Many years ago, I started my working career as a lowly worker in a large company which was considered one of the three best paying employers in our local area... and certainly the very best in our town. I continued to work for that company, until in my twenty fifth year of service; they sold the department in which I worked so long, (actually a business in itself) to a small...but successfully growing family business...which already had two facilities in Pennsylvania. I decided to leave my original employer to work for the new owner. The old business had undergone changes in ownership at least six times while I was with them and was now owned by an overseas corporation and no longer family oriented. We had lost such things as a family picnic once a year, a Christmas bonus, an appreciation day meal and other such smaller perks throughout the years and the security of employment was dwindling daily also. I had worked my way from a laborer of minimum wage, to one of the highest paid hourly workers in the plant and was a department planner/leader when I terminated my employment to remain with the department as a superintendant of the facility for the new owners. I had nine employees working for me in three shifts, around the clock. My job was performing upkeep to the entire facility, performing carpentry, mechanical, electrical, plumbing, welding & fabricating, heating, air conditioning and miscellaneous repairs to the grounds and roadways. In addition, we kept all of the machines and production equipment running to producing product, which meant fixing malfunctioning machinery...be it electrical, mechanical, pneumatic or hydraulic in nature. My duties were to perform the above, along with creating O.S.H.A. programs and compliance guidelines, maintaining a parts inventory, capital investements in equipment replacement, developing a yearly budget, maintaining a working preventative maintenance program within the computer, meeting with vendors and provide a training program for my mechanics, plus do yearly performance reviews and period reports.
I trained all my people to perform the multi-tasks necessary to keep the facility running and producing cast iron products for industry.
As I look back, I may have taken my job too seriously, but gee whiz...that’s what I was paid to do! Management often referred to me as "a petulant, impatient, but brilliant perfectionist in his field..... one capable of turning out good mechanics in record time, able to function in all fields of maintenance and repair satisfactorily."
My mechanics however initially considered me harsh, nasty, demanding and expectant of far too much performance...too fast...and highly critical of their efforts. Later they came to realize I was pungently honest and sometimes hurtful in delivering assessments to their efforts. When I was young, I admired clever people, watching them...learning from them...imitating whatever brilliance I could collect and use to my benefit in constantly climbing that ladder of success.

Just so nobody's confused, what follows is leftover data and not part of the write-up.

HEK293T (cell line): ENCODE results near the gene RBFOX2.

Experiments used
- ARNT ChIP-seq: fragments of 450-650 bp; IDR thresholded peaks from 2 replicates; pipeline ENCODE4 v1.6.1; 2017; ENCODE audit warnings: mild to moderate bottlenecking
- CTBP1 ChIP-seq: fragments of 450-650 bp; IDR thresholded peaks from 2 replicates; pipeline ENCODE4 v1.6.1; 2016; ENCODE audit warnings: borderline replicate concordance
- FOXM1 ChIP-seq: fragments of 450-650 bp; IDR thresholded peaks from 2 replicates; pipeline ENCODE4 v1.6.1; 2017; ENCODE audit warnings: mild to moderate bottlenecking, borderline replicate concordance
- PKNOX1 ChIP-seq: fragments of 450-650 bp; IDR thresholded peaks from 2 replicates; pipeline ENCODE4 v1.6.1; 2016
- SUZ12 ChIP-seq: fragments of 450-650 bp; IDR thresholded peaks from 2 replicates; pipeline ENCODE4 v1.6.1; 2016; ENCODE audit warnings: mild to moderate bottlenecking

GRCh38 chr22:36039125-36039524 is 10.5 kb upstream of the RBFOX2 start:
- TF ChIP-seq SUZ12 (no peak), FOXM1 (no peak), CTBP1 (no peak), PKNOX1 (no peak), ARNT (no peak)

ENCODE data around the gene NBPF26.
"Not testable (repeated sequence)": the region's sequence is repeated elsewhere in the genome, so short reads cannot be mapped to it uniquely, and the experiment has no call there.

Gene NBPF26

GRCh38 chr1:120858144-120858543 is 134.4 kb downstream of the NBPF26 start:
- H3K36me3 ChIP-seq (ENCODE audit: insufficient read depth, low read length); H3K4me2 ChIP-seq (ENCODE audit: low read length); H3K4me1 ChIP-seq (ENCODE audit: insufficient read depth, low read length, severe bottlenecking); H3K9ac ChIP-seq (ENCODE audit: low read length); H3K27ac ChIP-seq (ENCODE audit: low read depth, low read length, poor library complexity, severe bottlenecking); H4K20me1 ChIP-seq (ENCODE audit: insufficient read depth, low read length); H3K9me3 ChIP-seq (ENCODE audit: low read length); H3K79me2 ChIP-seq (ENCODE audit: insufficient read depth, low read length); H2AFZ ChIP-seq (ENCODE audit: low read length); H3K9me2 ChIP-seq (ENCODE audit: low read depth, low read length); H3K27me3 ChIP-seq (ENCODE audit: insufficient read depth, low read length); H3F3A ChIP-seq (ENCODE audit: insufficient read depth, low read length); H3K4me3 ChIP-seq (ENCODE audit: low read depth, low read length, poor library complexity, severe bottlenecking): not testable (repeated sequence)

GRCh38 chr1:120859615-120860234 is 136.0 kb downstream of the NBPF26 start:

Now that I am old, I admire kind people...those who bend the truth to be kind. As Robert Breault, the American operatic performer known for his strong acting skills and diverse repertoire in opera throughout America and abroad once stated, “Today I bent the truth to be kind, and I have no regret, for I am far surer of what is kind than I am of what is true”.
Vick is my mentor in that regard...as she would never utter a word that would offend another person, for she learned a long time ago that you never judge a person by their demeanor, for you don’t know the road they must traverse. I was usually brutally rude to anyone that didn’t live up to his capabilities, let alone my own standards! I would say you came to me for this job...I told you what I expected and I’ve paid you for each and every minute you’ve been here, but you haven’t made good on your promise to perform for me....
As I look back...I know I was secretly scorned among my employees...for expecting from them what they easily saw I lacked in myself. I had endured two nasty, ugly divorces as a result of both my personal actions and those associated with this ever so demanding job. At the time, they didn’t understand that my personal struggles and failures weren’t at all important to their careers...What was important was their performance and the improvement of their skills, which they today rely on...and are the gift which I gave them, that will remain with them until the day they die...untouchable by others. They all lost their jobs when the plant closed after my retirement....but they didn’t lose what my gruff nature and demands on them created. They are still the owners of the excellent skills and knowledge I demanded they know and master. I knew that those skills would one day, be much more personal and far more important to them than the struggles and failures I experienced in my journey.
I believe each individual mechanic will not admit the skills they rapidly gained struggling under such leadership, until they retire and look back upon their working career and marvel at the gifts they received along the way...not only from me, but other older co-workers. You never realizing until after you retire that your working career had such an impact on your everyday life and those around you. Thus, as the flame of labor dwindles, the inferno of gratitude in understanding flare up to warm your soul...... You can be told a million times that you’ve done a good job, but only once, do you need to really feel it in your soul to become satisfied with your efforts.
It is much more tranquil being a kind person these days....
Thanks Vick...I’m trying and I love you for it!
043786Cluckin' "A" Critter Farm, LLC